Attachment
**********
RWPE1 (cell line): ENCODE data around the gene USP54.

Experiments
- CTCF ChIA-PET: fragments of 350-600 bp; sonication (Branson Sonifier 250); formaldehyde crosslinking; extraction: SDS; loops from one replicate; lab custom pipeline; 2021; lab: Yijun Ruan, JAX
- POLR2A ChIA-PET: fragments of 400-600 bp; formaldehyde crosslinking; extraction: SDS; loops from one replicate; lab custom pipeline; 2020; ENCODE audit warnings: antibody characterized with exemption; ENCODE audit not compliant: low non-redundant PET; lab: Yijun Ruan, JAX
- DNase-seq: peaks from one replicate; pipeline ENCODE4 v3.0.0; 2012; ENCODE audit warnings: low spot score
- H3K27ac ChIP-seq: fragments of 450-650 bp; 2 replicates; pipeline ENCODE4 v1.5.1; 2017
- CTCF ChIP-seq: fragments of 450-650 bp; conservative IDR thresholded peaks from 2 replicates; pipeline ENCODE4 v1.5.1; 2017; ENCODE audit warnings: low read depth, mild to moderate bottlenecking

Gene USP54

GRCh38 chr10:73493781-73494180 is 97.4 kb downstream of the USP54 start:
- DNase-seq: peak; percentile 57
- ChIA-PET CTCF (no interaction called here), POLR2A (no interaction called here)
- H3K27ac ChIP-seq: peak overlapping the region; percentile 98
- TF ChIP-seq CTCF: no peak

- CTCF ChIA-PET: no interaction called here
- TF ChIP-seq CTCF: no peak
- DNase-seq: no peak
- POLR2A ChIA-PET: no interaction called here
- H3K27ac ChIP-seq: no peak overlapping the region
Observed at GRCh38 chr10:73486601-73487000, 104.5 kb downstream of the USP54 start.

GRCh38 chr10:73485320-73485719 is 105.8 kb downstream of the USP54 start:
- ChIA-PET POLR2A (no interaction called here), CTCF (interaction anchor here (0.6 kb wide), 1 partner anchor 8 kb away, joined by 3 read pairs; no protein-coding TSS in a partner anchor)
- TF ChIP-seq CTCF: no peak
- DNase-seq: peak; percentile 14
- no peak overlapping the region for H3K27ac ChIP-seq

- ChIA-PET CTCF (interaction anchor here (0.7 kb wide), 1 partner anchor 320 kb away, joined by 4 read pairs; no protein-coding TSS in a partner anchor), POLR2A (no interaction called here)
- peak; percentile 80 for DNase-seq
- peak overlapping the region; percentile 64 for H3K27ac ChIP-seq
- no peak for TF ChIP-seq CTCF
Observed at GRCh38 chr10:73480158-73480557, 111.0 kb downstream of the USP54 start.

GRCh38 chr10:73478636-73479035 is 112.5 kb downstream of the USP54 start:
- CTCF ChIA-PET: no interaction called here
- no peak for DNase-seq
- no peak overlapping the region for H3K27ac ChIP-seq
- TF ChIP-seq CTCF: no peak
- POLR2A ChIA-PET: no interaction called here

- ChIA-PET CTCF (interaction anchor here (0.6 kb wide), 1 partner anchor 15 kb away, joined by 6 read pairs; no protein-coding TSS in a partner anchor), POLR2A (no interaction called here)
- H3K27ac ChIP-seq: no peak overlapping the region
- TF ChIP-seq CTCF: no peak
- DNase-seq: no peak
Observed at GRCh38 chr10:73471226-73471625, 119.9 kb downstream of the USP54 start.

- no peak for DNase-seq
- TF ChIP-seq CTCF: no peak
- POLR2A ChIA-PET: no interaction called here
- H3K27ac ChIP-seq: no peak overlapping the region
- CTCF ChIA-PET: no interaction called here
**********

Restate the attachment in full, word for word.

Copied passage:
RWPE1 (cell line): ENCODE data around the gene USP54.

Experiments
- CTCF ChIA-PET: fragments of 350-600 bp; sonication (Branson Sonifier 250); formaldehyde crosslinking; extraction: SDS; loops from one replicate; lab custom pipeline; 2021; lab: Yijun Ruan, JAX
- POLR2A ChIA-PET: fragments of 400-600 bp; formaldehyde crosslinking; extraction: SDS; loops from one replicate; lab custom pipeline; 2020; ENCODE audit warnings: antibody characterized with exemption; ENCODE audit not compliant: low non-redundant PET; lab: Yijun Ruan, JAX
- DNase-seq: peaks from one replicate; pipeline ENCODE4 v3.0.0; 2012; ENCODE audit warnings: low spot score
- H3K27ac ChIP-seq: fragments of 450-650 bp; 2 replicates; pipeline ENCODE4 v1.5.1; 2017
- CTCF ChIP-seq: fragments of 450-650 bp; conservative IDR thresholded peaks from 2 replicates; pipeline ENCODE4 v1.5.1; 2017; ENCODE audit warnings: low read depth, mild to moderate bottlenecking

Gene USP54

GRCh38 chr10:73493781-73494180 is 97.4 kb downstream of the USP54 start:
- DNase-seq: peak; percentile 57
- ChIA-PET CTCF (no interaction called here), POLR2A (no interaction called here)
- H3K27ac ChIP-seq: peak overlapping the region; percentile 98
- TF ChIP-seq CTCF: no peak

- CTCF ChIA-PET: no interaction called here
- TF ChIP-seq CTCF: no peak
- DNase-seq: no peak
- POLR2A ChIA-PET: no interaction called here
- H3K27ac ChIP-seq: no peak overlapping the region
Observed at GRCh38 chr10:73486601-73487000, 104.5 kb downstream of the USP54 start.

GRCh38 chr10:73485320-73485719 is 105.8 kb downstream of the USP54 start:
- ChIA-PET POLR2A (no interaction called here), CTCF (interaction anchor here (0.6 kb wide), 1 partner anchor 8 kb away, joined by 3 read pairs; no protein-coding TSS in a partner anchor)
- TF ChIP-seq CTCF: no peak
- DNase-seq: peak; percentile 14
- no peak overlapping the region for H3K27ac ChIP-seq

- ChIA-PET CTCF (interaction anchor here (0.7 kb wide), 1 partner anchor 320 kb away, joined by 4 read pairs; no protein-coding TSS in a partner anchor), POLR2A (no interaction called here)
- peak; percentile 80 for DNase-seq
- peak overlapping the region; percentile 64 for H3K27ac ChIP-seq
- no peak for TF ChIP-seq CTCF
Observed at GRCh38 chr10:73480158-73480557, 111.0 kb downstream of the USP54 start.

GRCh38 chr10:73478636-73479035 is 112.5 kb downstream of the USP54 start:
- CTCF ChIA-PET: no interaction called here
- no peak for DNase-seq
- no peak overlapping the region for H3K27ac ChIP-seq
- TF ChIP-seq CTCF: no peak
- POLR2A ChIA-PET: no interaction called here

- ChIA-PET CTCF (interaction anchor here (0.6 kb wide), 1 partner anchor 15 kb away, joined by 6 read pairs; no protein-coding TSS in a partner anchor), POLR2A (no interaction called here)
- H3K27ac ChIP-seq: no peak overlapping the region
- TF ChIP-seq CTCF: no peak
- DNase-seq: no peak
Observed at GRCh38 chr10:73471226-73471625, 119.9 kb downstream of the USP54 start.

- no peak for DNase-seq
- TF ChIP-seq CTCF: no peak
- POLR2A ChIA-PET: no interaction called here
- H3K27ac ChIP-seq: no peak overlapping the region
- CTCF ChIA-PET: no interaction called here